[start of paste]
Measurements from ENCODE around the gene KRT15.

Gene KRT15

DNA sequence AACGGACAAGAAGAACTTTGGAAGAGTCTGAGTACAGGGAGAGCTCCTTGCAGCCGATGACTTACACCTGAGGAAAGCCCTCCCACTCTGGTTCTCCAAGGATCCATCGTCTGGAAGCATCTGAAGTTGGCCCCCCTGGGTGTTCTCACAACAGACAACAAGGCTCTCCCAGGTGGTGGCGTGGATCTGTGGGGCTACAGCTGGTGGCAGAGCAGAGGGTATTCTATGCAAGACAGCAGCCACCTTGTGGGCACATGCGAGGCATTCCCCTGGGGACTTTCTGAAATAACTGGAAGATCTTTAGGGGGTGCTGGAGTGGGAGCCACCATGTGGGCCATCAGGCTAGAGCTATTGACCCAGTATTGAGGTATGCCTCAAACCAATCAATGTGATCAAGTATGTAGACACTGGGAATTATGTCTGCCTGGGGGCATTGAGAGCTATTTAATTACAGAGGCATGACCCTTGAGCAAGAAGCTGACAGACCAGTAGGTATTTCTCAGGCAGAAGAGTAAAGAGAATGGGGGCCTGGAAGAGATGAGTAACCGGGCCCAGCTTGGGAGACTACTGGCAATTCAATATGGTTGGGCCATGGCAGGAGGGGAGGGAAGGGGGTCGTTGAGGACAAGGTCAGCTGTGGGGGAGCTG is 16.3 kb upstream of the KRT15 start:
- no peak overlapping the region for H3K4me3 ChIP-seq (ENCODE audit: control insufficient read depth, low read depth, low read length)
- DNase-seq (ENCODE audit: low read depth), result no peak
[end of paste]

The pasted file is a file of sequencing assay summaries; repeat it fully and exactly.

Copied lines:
Measurements from ENCODE around the gene KRT15.

Gene KRT15

DNA sequence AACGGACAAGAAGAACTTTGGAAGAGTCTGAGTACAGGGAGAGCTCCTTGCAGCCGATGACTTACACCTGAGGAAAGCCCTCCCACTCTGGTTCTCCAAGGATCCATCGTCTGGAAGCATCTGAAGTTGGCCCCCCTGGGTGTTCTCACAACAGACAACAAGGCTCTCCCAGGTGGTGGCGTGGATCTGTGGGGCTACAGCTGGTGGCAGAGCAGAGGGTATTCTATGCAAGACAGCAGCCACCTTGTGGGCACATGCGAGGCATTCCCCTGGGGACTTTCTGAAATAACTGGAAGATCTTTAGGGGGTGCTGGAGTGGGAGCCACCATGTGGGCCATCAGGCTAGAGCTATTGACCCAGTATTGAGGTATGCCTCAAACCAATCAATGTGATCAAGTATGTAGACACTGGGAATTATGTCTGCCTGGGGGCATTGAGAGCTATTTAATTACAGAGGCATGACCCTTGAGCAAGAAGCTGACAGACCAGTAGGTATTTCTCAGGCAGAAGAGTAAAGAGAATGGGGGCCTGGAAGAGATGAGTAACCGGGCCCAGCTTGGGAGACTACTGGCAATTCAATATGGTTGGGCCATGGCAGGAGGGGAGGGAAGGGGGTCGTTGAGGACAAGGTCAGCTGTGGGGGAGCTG is 16.3 kb upstream of the KRT15 start:
- no peak overlapping the region for H3K4me3 ChIP-seq (ENCODE audit: control insufficient read depth, low read depth, low read length)
- DNase-seq (ENCODE audit: low read depth), result no peak